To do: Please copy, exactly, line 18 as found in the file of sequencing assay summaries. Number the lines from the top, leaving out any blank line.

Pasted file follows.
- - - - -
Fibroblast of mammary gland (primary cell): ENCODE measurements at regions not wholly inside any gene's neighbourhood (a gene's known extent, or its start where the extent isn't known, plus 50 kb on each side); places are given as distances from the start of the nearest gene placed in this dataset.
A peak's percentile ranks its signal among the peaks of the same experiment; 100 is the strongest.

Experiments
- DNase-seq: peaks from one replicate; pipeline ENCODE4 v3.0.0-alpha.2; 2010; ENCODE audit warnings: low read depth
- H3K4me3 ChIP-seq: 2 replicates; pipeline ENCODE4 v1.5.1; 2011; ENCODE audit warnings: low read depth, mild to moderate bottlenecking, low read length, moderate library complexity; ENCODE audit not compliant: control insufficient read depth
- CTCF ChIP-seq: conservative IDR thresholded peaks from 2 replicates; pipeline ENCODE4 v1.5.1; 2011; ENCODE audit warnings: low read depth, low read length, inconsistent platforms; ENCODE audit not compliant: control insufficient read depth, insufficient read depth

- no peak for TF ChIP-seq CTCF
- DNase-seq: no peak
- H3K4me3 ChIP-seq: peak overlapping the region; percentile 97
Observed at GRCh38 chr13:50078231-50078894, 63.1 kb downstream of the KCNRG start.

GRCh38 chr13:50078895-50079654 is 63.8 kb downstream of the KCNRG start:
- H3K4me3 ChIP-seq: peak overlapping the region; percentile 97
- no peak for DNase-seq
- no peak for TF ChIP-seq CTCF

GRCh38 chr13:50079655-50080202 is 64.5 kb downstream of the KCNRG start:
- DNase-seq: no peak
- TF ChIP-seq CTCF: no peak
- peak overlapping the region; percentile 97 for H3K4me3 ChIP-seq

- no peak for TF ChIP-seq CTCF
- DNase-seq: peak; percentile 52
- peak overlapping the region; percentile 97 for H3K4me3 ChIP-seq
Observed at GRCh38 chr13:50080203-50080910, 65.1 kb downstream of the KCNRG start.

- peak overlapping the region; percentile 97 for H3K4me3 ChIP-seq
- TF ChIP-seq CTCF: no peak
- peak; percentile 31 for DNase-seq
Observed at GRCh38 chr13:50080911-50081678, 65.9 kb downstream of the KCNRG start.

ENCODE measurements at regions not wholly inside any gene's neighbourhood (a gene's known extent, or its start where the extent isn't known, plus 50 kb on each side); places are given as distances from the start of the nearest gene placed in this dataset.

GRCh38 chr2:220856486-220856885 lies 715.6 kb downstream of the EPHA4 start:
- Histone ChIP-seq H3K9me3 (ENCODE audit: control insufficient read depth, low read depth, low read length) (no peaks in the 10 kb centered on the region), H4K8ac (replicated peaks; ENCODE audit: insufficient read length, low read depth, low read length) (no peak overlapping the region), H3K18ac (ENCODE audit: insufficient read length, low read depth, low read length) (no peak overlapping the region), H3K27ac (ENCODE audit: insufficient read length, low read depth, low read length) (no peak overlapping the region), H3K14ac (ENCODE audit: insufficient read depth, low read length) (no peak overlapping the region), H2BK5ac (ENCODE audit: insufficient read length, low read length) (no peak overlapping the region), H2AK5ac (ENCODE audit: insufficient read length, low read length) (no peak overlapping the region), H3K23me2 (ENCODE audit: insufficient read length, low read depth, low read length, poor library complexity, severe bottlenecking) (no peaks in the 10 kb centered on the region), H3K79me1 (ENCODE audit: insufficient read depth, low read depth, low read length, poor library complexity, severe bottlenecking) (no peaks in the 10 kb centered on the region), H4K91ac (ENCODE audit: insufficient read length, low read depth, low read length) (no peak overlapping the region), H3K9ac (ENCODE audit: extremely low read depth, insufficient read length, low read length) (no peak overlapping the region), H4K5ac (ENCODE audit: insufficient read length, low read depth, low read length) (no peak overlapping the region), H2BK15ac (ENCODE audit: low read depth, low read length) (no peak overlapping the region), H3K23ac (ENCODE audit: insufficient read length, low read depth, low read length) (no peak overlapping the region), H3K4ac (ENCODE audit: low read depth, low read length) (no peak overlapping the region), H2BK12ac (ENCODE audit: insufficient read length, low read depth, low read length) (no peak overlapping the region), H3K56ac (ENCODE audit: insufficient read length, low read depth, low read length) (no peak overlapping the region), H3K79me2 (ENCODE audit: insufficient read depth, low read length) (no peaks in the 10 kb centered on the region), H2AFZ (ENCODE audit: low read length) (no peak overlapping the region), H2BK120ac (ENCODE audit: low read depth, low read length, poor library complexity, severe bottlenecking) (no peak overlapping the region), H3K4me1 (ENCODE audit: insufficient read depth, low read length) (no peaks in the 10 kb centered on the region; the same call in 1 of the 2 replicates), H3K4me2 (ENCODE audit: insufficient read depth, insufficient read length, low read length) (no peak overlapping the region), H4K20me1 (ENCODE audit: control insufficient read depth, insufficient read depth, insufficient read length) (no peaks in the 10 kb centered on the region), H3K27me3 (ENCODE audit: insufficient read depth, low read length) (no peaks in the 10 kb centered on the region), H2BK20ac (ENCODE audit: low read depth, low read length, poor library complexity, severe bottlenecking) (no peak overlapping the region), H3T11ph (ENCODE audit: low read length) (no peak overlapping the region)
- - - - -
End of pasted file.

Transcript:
- peak overlapping the region; percentile 97 for H3K4me3 ChIP-seq